Benjamin in Jerusalem


David Kishik in Public Seminar:

In his eighth thesis on the concept of history, Walter Benjamin alerts us of a rhetorical trap into which too many of us too often fall. First we see something: rights trampled, freedoms snatched, humans oppressed, laws overlooked, brutality unleashed. Amazed by these horrors, we then feel compelled to say something: how can this still be possible today?

Aristotle claimed that philosophy begins with wonder, but Benjamin assures us that no deep insight ever arose from the above knee-jerk reaction. Unless, that is, by lingering on it for a second, we will eventually be led to rethink a deeply-engrained conviction.

What stands behind this fake wonder? It is a simple assumption, hovering between the words still and today. Back in the day, we reckon, it was more common for such atrocities to happen. People probably didn’t even bother to bat an eyelash. But things changed. The world advanced. Progress rules, even though it remains an uphill battle.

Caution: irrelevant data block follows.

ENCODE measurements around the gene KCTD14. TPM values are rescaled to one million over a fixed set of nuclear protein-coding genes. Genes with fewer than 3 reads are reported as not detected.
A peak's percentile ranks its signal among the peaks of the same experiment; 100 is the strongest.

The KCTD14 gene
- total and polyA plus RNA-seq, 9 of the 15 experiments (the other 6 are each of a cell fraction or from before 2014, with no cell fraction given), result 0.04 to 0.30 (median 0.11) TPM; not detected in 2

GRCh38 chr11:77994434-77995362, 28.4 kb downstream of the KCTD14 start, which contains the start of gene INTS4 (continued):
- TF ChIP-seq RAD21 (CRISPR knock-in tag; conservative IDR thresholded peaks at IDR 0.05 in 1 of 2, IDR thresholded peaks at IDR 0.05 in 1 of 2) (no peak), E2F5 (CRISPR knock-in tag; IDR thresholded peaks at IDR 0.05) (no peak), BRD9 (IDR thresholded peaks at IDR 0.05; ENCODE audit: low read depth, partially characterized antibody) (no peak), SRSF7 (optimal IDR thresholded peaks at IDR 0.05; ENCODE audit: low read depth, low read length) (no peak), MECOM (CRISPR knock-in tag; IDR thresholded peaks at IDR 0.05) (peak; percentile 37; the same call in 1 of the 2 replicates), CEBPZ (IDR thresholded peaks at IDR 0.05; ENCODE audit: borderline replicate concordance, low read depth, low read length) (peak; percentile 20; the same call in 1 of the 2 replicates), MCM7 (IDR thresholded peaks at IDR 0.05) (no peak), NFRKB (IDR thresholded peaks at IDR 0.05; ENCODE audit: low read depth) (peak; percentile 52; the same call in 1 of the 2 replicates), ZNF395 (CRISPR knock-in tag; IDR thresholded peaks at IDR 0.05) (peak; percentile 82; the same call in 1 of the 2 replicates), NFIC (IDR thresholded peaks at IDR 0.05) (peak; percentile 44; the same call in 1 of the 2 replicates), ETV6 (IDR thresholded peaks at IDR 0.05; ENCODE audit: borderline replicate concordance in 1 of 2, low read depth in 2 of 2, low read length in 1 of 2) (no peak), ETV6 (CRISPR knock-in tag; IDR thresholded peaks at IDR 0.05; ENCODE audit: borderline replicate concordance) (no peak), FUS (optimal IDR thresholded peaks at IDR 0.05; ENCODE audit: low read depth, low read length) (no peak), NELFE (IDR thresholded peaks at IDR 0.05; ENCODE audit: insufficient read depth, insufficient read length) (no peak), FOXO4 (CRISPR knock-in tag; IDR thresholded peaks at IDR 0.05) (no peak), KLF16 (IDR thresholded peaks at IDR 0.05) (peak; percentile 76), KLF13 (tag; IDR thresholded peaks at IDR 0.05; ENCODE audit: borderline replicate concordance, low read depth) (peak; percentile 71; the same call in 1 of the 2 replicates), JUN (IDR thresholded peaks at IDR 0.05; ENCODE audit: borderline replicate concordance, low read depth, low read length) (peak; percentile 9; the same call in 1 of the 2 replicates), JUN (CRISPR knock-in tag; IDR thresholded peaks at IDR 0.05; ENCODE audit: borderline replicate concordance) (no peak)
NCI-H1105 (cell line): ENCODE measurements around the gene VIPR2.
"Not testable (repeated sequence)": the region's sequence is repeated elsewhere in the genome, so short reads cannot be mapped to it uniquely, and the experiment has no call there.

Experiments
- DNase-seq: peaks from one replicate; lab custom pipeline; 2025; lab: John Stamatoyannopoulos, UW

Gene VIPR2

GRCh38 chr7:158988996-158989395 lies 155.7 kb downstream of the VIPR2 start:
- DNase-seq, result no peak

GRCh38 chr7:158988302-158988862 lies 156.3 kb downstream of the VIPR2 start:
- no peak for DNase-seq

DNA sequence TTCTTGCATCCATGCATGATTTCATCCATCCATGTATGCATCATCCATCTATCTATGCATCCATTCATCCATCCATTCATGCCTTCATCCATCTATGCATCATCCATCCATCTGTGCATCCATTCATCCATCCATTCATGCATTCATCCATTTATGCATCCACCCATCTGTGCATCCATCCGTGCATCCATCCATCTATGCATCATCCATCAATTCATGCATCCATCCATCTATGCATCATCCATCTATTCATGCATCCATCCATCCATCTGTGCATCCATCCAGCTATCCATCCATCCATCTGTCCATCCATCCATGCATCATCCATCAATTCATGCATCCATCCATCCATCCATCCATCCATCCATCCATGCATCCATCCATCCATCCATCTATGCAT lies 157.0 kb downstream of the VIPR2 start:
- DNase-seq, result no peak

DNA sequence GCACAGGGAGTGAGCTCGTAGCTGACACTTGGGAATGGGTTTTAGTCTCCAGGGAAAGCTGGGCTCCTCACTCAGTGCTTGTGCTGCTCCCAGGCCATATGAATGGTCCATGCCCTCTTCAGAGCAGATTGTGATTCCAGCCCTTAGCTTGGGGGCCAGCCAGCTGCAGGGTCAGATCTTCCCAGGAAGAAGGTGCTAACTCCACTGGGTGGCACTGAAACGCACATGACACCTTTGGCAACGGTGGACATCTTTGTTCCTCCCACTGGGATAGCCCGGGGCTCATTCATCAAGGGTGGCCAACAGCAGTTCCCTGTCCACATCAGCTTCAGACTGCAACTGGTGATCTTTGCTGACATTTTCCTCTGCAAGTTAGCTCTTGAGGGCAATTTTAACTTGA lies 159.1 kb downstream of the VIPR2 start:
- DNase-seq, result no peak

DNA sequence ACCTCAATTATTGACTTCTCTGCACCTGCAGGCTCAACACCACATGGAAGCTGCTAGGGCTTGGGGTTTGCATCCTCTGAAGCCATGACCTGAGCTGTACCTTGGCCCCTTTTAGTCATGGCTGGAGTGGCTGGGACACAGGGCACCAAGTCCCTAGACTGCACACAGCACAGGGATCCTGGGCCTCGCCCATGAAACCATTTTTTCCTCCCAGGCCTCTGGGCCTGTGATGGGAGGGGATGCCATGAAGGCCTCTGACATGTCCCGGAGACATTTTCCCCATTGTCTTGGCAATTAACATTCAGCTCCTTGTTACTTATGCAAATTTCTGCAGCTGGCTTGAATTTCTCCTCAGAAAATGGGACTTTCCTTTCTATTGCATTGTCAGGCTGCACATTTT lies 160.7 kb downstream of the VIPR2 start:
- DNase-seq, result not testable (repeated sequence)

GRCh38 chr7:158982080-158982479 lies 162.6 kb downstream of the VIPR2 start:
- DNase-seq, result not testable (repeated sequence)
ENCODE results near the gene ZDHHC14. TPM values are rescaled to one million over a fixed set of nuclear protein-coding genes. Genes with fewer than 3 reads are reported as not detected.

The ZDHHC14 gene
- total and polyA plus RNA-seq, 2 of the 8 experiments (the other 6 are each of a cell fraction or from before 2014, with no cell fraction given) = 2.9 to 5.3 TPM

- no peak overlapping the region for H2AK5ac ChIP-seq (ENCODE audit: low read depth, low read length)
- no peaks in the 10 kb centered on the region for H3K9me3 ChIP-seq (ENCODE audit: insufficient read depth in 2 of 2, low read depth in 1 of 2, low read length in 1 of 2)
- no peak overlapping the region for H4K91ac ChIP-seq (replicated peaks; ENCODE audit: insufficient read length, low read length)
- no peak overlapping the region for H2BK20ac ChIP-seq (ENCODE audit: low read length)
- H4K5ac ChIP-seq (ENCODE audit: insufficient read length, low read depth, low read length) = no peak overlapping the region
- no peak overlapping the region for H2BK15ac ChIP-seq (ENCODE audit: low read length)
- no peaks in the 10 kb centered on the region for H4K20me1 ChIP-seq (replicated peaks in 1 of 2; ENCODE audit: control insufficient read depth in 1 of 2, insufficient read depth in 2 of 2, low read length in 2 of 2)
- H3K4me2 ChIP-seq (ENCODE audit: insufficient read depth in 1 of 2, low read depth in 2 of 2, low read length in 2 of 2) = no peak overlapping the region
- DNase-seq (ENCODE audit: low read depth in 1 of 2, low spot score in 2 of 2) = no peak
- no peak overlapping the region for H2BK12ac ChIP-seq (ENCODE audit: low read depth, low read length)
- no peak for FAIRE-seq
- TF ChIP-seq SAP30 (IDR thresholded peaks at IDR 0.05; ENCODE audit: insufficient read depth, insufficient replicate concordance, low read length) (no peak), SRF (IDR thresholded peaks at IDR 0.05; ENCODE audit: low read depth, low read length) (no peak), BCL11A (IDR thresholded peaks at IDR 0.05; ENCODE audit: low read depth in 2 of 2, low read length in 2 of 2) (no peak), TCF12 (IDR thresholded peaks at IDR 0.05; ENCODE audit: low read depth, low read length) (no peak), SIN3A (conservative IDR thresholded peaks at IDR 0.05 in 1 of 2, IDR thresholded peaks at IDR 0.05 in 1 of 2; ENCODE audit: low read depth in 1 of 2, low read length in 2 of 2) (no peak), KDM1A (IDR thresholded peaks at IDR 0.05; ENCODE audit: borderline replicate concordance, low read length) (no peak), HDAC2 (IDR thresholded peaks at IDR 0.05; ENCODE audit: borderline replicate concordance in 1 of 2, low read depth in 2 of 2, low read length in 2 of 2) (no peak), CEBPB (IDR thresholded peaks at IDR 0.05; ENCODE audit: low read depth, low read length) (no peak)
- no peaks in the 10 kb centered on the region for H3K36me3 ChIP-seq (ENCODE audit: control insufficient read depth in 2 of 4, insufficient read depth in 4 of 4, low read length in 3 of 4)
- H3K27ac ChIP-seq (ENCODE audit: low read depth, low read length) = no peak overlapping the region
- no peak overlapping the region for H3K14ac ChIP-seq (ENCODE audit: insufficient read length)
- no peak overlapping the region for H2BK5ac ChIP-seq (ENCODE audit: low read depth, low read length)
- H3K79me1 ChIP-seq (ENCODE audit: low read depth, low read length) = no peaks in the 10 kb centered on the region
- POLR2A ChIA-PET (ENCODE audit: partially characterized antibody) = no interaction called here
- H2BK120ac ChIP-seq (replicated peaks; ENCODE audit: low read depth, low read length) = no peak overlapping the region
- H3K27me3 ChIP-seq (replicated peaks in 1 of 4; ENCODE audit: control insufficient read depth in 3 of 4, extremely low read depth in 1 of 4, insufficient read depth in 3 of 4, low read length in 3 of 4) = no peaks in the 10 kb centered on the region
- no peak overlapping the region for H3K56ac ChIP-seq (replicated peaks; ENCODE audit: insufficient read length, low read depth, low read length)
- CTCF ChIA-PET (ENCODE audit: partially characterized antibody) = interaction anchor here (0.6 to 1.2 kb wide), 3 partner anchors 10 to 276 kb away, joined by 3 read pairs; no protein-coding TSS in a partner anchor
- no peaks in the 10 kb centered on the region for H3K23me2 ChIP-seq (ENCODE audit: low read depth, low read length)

And this battle is real. We know that an eyelash batted in America will not release a political prisoner in China. So petitions are signed, marches organized, boycotts enforced, legislations repealed, and yes, sometimes even force has to be used for the good cause. And look how far we have come!

But then, like a stock-exchange bubble, the situation blows up in our faces. And we can’t believe that this is even happening. Again. Still. Given all that we’ve already achieved. So we don’t hesitate. We barely stop to think, and spring back into action. We try to right the wrong. Bring the aberration back to a healthy state. Restore the peace. Reconcile the rift. This is just an exception to the rule, we surmise. The just rule can still rule.

Think of a real example of grave injustice, like the Israeli occupation of the Palestinian territories. How can this conflict remain unresolved for so many years? What part of “basic human rights” does the Israeli government fail to understand? How much suffering do the Palestinians have to endure before the world will really, truly wake up? How can this still be possible today? How can this misery continue on and on without concrete hope for a better future?

More here.